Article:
- Radiation Brain Moms and Citizen Scientists: The Gender Politics of Food Contamination after Fukushima by Aya Hirata Kimura
This powerful and thought-provoking book is a sober account of the complicated relations between the Japanese government and its citizens in the aftermath of the nuclear accident of March 2011 and the role that scientism, gender, and neoliberalism play in them. These complicated relations were (and still are being) played out through negotiations over food safety in which people with little scientific education measure radioactivity, that is, engage in "citizen science." Aya Hirata Kimura provides a detailed picture of the individual and collective civil enterprises—mostly led by mothers—to detect and disseminate information about food contaminated with radioactive particles in the context of governmental insistence on food safety and public ostracism of expressions of radiation concerns. Science, both as a privileged authoritative idiom and as a set of practices to manufacture privileged knowledge, is used strategically by all parties, albeit with considerably different consequences for each. Gender stereotypes, divisions of reproductive responsibilities, and emotional labor are used strategically. The author ventures to decipher the sociopolitical implications of civilians taking measurements of radiation into their own hands. Kimura's thesis has many levels, but central to the book is her argument that citizen science is a form of "infra politics" in James C. Scott's idiom or "informal everyday life politics" in Tessa Morris-Suzuki's idiom—an inexplicit form of political activism.1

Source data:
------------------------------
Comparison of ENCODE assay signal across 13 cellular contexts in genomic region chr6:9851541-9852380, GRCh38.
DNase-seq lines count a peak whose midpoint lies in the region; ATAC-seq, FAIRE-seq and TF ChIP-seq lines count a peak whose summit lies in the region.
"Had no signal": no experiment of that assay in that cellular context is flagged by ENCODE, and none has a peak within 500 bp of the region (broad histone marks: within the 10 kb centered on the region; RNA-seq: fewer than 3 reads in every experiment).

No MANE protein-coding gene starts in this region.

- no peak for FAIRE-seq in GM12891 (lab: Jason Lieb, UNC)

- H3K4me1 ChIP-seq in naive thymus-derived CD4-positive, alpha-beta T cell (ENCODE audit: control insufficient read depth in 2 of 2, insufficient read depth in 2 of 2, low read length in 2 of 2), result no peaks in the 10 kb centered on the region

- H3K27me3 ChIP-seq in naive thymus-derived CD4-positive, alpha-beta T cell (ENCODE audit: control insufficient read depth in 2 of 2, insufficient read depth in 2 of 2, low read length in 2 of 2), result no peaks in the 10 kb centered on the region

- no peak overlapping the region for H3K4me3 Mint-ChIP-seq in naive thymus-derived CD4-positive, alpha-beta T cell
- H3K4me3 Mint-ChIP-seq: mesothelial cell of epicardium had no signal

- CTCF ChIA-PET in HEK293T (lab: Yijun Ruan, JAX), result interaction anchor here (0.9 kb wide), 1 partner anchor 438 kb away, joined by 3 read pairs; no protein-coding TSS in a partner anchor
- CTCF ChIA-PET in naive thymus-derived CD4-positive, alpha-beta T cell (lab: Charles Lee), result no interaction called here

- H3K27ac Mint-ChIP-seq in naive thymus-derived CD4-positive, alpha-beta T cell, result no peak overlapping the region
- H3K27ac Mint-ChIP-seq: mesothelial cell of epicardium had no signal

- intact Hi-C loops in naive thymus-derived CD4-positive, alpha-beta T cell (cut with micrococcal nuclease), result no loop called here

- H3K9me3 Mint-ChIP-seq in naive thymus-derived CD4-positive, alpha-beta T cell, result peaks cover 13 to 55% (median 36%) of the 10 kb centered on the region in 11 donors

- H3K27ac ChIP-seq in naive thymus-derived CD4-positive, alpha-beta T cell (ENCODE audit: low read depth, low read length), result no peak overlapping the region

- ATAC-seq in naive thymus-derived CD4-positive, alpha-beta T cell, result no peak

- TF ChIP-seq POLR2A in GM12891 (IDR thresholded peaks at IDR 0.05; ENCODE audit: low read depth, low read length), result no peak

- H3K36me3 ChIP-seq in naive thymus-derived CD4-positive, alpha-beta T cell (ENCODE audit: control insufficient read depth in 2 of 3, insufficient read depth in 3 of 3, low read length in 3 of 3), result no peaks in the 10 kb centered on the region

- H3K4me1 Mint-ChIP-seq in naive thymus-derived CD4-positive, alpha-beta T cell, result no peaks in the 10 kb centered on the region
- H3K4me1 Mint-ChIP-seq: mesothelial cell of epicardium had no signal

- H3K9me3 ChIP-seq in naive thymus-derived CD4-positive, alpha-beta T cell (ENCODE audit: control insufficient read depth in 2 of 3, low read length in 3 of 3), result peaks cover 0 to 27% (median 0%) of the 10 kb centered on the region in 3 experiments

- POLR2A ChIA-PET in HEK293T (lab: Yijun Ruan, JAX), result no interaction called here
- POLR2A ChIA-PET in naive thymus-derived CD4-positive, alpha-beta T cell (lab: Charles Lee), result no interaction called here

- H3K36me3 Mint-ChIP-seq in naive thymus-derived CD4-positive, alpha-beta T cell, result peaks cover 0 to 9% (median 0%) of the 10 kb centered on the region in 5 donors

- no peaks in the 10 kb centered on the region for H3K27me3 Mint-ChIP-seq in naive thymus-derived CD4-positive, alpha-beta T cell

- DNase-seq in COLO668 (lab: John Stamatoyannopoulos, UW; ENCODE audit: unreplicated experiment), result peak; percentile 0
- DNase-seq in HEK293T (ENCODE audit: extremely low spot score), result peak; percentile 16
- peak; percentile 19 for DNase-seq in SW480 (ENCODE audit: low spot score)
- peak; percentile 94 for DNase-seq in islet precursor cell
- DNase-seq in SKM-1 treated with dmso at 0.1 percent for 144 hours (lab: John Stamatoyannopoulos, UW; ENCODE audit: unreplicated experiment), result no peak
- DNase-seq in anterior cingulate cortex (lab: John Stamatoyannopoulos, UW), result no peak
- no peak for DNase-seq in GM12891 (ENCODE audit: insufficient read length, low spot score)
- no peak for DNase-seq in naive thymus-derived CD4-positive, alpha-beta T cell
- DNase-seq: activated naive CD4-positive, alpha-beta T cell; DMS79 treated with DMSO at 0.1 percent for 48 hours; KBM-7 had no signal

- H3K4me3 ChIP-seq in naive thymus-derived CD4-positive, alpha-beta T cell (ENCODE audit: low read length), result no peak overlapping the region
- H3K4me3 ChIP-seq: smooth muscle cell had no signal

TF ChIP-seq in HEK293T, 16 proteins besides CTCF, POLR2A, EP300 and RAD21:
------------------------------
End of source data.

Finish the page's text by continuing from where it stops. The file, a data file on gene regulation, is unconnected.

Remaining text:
Disasters have long been identified in social science literature as "revealers" of inequalities lurking beneath social orders and the uneven distribution of vulnerability they produce.2 The nuclear accident at the Daiichi power plant in Fukushima was a striking reminder of the inequalities involved in exposing citizens in economically less privileged peripheral agricultural areas to the risks inherent in proximity to nuclear power plants that provide electricity for their faraway urban compatriots. However, people distant from the nuclear accident are not excused from dealing with radioactive contamination of air, soil, and food. Thus, beyond important observations [End Page 390] about the uneven distribution of vulnerability, the nuclear accident had the potential to reveal the futility of the myth of "safe" nuclear power with its consequences for all Japanese citizens in the particularly precarious circumstances of continuous seismic instability. Demonstrations before the Japanese Diet in 2012 caused the closure of 48 commercial nuclear power plants,3 yet the push for policy change advocated by antinuclear activists failed to materialize. Why, how, and by which mechanisms are civilian protests constrained? Why science and not politics? These questions resonate throughout the book.
The author engaged closely following the disaster with citizen scientists: women (and a few men) who measured radiation to protect their families from contaminated food. Many extended their services to other concerned civilians and formed nonprofit organizations, which Kimura calls CRMOs (Citizen Radiation Measuring Organizations). Skillfully woven into the book are content analysis of blogs and Twitter communication as well as media articles and statements by government officials and radiation experts, creating a broad context for understanding the ordeals of citizen scientists.
The first part of the book describes the food policing (rather than politics that would work to expose the power relations behind radioactive contamination) that developed after the triple disaster. Dominant in its rhetoric was the dubbing of radiation concerns as fūhyōhigai—baseless, harmful rumors. Underlying such conceptualization of anxieties as damage were economic concerns. Soon after the disasters, the government initiated a campaign that encouraged consumers to "eat to support" farmers and manufacturers in the affected areas. Fūhyōhigai targeted women and mothers in particular, capitalizing on their stereotypes as irrational and unscientifi c; it worked to suppress explicit resistance by ostracizing worried mothers as hōshanō mama—"mothers with radiation brains," hence the book's title. The same stereotypes of women as emotional and empathetic were put to work when women were enlisted in educational campaigns to enlighten others about proper ways to...